Workplace Design Trends

Released every five years, Gensler's U.S. Workplace Survey sheds light on the relationship between office design and business performance. Michael Friebele, Assoc. AIA, of Laguarda.Low Architects discusses what the 2013 survey reveals about trends in the design of collaboration spaces and the role of choice in team member satisfaction.

Zilliant by Gensler: photo by Casey Dunn Photography
Offices of Zilliant in Austin, designed by Gensler.
Flexibility in the choice of furnishings allows for spaces to serve a multitude of functions.
Spaces designated for meetings can also serve as an impromptu breakout workspaces or quiet zones for individual privacy.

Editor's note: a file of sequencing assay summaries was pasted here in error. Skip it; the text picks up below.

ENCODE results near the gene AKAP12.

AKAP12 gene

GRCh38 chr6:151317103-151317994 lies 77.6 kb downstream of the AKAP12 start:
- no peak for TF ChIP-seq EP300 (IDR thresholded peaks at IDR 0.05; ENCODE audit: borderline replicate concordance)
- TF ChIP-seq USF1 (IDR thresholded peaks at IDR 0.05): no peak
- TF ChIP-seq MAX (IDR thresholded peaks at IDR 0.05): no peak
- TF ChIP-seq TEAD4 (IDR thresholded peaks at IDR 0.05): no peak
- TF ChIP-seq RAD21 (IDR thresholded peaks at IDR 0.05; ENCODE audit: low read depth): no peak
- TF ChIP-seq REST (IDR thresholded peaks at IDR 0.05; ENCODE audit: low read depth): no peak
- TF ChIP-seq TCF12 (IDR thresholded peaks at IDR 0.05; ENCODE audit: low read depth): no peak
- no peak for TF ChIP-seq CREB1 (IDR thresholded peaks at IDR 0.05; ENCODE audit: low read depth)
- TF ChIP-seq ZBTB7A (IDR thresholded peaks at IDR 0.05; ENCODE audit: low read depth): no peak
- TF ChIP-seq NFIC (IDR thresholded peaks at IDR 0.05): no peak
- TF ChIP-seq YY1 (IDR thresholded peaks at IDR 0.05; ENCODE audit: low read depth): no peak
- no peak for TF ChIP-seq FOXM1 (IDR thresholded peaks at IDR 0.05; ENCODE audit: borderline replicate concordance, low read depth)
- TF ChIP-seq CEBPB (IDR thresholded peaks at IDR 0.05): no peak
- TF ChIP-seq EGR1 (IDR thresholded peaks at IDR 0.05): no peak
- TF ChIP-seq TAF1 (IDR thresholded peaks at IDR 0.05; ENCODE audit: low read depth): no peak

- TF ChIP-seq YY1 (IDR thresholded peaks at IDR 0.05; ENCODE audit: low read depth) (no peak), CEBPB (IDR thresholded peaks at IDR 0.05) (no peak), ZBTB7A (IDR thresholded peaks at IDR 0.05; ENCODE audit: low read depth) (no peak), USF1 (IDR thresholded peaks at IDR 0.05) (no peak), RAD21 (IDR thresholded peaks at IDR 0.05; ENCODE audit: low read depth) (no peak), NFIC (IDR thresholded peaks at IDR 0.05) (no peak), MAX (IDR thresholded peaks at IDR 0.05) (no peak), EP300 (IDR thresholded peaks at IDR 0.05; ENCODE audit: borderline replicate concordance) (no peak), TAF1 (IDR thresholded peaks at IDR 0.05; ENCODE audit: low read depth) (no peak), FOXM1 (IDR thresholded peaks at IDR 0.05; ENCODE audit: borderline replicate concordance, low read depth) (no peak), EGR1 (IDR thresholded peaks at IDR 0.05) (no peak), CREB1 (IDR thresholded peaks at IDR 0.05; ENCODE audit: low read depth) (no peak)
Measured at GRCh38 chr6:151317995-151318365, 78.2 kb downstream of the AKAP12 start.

The design of Zilliant limits the amount of opaque partitions; this design choice supports Gensler's principles of workplace design (Focus, Learn, and Socialize).
The offices of Simplot Plant Sciences in Boise, Idaho
The space showcases modularization through an adaptable and fluid means. Nearly all the chosen finish-out can be modified to serve multiple functions at the user’s discretion.

In early 2013, Gensler finalized the construction of Zilliant, the latest tech company in downtown Austin to redefine its office environment during the past decade. As the idea of collaboration spreads from a tech company trend to an all-encompassing focus in the interior design industry, the approach behind the new space for Zilliant was already moving beyond the very nature of the environment that it helped to define.